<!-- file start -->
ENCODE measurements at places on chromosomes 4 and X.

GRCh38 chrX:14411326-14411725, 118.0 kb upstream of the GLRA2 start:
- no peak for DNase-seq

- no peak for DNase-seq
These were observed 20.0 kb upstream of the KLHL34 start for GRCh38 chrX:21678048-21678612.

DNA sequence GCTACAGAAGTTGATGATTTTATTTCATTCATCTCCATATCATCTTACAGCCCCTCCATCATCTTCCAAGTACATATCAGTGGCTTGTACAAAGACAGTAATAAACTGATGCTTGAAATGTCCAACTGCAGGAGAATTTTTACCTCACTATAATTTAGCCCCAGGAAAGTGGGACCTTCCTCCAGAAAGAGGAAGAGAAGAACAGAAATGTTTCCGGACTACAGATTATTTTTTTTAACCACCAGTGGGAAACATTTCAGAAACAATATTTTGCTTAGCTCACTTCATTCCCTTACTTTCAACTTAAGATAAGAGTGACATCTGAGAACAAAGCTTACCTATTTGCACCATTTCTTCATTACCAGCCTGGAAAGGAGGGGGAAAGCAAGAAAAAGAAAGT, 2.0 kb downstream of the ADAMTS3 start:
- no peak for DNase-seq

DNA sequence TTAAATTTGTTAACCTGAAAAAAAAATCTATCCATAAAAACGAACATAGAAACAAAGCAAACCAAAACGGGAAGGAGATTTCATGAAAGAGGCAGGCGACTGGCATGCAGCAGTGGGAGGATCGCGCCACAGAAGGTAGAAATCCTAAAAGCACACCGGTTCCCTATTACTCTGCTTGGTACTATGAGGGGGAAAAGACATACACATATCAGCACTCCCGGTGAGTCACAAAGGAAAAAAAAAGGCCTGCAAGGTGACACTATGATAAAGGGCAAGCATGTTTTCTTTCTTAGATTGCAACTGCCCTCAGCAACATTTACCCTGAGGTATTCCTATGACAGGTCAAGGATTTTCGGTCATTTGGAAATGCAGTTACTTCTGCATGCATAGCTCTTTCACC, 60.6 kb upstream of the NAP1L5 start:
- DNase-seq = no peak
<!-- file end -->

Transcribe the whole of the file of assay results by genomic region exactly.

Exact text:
ENCODE measurements at places on chromosomes 4 and X.

GRCh38 chrX:14411326-14411725, 118.0 kb upstream of the GLRA2 start:
- no peak for DNase-seq

- no peak for DNase-seq
These were observed 20.0 kb upstream of the KLHL34 start for GRCh38 chrX:21678048-21678612.

DNA sequence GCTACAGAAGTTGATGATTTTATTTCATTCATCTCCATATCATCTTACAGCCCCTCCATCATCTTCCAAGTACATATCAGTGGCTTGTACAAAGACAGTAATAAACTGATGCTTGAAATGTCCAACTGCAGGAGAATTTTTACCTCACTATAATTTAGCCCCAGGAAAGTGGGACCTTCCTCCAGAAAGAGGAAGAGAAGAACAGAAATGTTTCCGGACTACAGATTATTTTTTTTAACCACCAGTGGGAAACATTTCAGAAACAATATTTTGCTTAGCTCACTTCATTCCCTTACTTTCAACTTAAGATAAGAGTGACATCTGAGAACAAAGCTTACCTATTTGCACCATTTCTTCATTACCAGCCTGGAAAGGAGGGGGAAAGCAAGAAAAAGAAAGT, 2.0 kb downstream of the ADAMTS3 start:
- no peak for DNase-seq

DNA sequence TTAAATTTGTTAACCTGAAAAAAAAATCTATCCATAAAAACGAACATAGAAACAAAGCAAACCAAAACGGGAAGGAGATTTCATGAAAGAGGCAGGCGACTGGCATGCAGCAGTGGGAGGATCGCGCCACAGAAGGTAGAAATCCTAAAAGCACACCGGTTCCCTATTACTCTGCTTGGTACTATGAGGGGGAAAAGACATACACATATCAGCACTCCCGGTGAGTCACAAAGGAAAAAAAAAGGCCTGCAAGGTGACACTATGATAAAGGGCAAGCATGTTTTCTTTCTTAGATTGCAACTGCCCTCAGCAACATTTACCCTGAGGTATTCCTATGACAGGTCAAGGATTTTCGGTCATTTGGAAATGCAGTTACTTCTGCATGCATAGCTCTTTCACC, 60.6 kb upstream of the NAP1L5 start:
- DNase-seq = no peak